Charter Commission gets additional funding from Aldermen, discusses other topics day later

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Mike Lopez on May 20, 2020. Screenshot

MANCHESTER, N.H. – Earlier this week, the Manchester Board of Aldermen approved a request from the Manchester School Charter Commission for an additional $10,000 to their budget.

Coming into this week, the Commission has spent approximately $20,000 and has approximately $4,000 left in its budget.

Manchester School Charter Commission chair Michael Lopez requested the additional funding due to ongoing legal fees as well as advertisements with the New Hampshire Union Leader to meet public meeting announcement requirements.

Ward 8 Alderman Michael Porter opposed the request until additional information could be provided on why this money was needed.

“Personally, I feel the commission mismanaged their money and the taxpayers should not be on the hook for their gross mismanagement,” said Porter.

Ward 4 Alderman Jim Roy also felt the request was premature, with Ward 7 Alderman Ross Terrio believing that the attorneys working for the Commission cost too much.

Ward 3 Alderman Pat Long disagreed with these sentiments, citing the numerous legal questions faced by the Charter Commission, which is tasked with providing a recommendation on potentially revising, amending or replacing the Manchester School District charter.

Ward 5 Alderman Anthony Sapienza also supported the request, feeling that it would be inappropriate to micromanage the Commission in the duties they have been assigned.

A motion to table the request was supported by Roy, Porter and Terrio as well as Ward 6 Alderman Elizabeth Moreau, Ward 9 Alderman Barbara Shaw, Ward 12 Alderman Keith Hirschmann and At-Large Alderman Joseph Kelly Levasseur. That motion to table was opposed by Long and Sapienza as well was Ward 1 Alderman Kevin Cavanaugh, Ward 2 Alderman Will Stewart, Ward 10 Alderman Bill Barry, Ward 11 Alderman Normand Gamache and At-Large Alderman Dan O’Neil.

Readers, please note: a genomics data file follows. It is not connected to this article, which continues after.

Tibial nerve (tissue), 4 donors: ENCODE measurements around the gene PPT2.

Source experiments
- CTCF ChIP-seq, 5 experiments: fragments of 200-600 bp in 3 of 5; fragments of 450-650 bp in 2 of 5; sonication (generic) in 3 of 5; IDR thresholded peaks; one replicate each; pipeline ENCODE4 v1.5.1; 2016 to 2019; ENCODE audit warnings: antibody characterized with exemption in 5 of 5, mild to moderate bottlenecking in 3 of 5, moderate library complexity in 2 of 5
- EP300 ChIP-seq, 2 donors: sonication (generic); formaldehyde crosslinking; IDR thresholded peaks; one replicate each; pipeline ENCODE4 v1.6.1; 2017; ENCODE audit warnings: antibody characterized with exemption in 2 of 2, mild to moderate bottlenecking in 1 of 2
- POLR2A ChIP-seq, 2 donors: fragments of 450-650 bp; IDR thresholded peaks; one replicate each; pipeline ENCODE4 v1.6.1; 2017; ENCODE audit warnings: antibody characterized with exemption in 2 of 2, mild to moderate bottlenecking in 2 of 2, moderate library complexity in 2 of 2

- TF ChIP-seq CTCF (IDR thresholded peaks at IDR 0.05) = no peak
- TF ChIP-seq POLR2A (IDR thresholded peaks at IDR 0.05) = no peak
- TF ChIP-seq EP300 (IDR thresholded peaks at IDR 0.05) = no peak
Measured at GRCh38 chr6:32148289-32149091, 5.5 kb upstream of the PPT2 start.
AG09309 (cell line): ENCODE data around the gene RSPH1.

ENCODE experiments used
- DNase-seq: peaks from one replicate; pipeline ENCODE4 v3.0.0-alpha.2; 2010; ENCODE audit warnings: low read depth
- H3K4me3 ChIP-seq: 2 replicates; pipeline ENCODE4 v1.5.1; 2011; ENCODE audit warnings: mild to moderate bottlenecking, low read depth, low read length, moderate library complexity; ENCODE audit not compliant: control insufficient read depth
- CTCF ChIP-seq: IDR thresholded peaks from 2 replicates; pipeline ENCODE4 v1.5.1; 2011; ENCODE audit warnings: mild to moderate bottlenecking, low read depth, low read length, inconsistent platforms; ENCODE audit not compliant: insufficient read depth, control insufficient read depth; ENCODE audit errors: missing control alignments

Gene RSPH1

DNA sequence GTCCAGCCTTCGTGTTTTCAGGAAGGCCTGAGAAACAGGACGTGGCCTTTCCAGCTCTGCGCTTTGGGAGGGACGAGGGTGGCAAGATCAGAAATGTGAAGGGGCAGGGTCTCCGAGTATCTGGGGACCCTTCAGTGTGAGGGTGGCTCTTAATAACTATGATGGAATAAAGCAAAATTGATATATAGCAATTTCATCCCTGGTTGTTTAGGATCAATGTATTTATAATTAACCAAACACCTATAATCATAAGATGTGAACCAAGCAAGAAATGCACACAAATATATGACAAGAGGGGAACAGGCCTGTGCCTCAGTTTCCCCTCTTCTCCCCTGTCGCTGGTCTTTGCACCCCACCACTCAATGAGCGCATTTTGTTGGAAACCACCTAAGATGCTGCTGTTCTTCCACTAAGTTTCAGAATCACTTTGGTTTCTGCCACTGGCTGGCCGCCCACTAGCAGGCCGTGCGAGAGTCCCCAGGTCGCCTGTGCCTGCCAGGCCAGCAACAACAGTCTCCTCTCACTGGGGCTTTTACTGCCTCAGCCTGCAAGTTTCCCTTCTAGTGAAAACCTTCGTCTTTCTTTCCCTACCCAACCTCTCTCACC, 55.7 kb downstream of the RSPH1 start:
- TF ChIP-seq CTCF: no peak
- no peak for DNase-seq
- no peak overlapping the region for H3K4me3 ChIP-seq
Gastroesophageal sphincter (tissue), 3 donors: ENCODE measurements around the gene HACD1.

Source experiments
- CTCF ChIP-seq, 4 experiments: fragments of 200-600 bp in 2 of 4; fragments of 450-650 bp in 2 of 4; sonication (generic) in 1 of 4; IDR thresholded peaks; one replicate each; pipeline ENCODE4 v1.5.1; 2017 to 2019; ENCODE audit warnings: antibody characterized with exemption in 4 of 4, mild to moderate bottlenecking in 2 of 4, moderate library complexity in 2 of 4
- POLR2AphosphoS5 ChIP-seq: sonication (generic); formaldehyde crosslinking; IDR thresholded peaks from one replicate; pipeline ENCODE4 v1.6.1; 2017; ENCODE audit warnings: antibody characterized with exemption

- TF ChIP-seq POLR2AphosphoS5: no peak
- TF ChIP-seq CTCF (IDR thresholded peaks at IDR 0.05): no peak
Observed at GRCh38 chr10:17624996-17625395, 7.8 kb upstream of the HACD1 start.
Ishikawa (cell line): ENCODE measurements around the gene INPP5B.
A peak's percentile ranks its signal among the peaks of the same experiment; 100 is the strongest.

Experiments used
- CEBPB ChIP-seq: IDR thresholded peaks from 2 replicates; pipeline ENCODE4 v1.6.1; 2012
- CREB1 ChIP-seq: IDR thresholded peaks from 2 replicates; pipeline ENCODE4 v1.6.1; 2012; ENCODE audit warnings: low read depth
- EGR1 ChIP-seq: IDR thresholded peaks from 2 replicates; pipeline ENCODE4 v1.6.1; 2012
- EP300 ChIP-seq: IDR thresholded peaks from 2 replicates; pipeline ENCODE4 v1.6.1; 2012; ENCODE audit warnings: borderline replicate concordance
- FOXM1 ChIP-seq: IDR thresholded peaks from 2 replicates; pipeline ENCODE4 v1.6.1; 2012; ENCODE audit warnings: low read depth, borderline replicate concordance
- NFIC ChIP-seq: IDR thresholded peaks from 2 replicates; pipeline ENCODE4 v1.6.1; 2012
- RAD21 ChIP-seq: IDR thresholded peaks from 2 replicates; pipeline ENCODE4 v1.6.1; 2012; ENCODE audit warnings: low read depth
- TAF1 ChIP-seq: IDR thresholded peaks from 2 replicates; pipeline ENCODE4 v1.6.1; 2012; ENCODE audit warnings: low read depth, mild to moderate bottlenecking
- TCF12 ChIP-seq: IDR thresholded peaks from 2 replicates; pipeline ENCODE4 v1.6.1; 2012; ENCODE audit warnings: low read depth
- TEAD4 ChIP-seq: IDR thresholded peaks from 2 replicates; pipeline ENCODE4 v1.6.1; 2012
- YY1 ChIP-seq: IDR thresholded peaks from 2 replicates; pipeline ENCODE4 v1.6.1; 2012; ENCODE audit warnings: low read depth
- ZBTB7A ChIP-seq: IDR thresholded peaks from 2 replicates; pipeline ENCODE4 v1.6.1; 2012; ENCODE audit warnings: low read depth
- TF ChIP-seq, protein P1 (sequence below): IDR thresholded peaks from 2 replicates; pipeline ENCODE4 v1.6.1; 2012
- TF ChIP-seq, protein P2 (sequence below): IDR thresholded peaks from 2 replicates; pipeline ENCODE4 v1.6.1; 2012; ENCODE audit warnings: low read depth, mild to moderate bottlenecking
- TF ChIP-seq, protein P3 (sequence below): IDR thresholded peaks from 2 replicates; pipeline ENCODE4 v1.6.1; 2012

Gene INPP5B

Mayor Joyce Craig broke the deadlock by voting against the motion to table.

A motion to approve the request then passed 8-6, with all of the Aldermen repeating their initial votes except for Shaw, who approved the request.

One day later, Lopez defended his request when the Commission met, with Commission Member Jimmy Lehoux questioning whether the request for funding was premature.

On Wednesday, the Commission also took public comment on proposed recommendations.

One of the key changes is the removal of the mayor from the Board of School Committee (BOSC) a move that Craig supports.

Craig’s opponent in the 2019 mayoral election, Victoria Sullivan, spoke in opposition to removing the mayor from the BOSC, stating that the mayor provides additional accountability to the BOSC.

However, this opinion was in the minority with over half a dozen other people indicating their general support for the Commission as a whole as well as fiscal independence for the BOSC from the Aldermen on school budget appropriation matters.

Ward 4 BOSC Member Leslie Want particularly agreed with this move, stating that the mayor has enough responsibility for running city departments, especially during the pandemic.

Other comments during the hearing also recommended potentially removing an at-large member from the BOSC to prevent tie votes, allowing the BOSC to override the city tax cap with a two-thirds vote and challenging state law that puts ownership of school buildings in the hands of the city rather than the school district.

About Andrew Sylvia 1717 Articles
Born and raised in the Granite State, Andrew Sylvia has written approximately 10,000 pieces over his career for outlets across Massachusetts, New Hampshire and Vermont. On top of that, he's a licensed notary and license to sell property, casualty and life insurance, he's been a USSF trained youth soccer and futsal referee for the past six years and he can name over 60 national flags in under 60 seconds according to that flag game app he has on his phone, which makes sense because he also has a bachelor's degree in geography (like Michael Jordan). He can also type over 100 words a minute on a good day.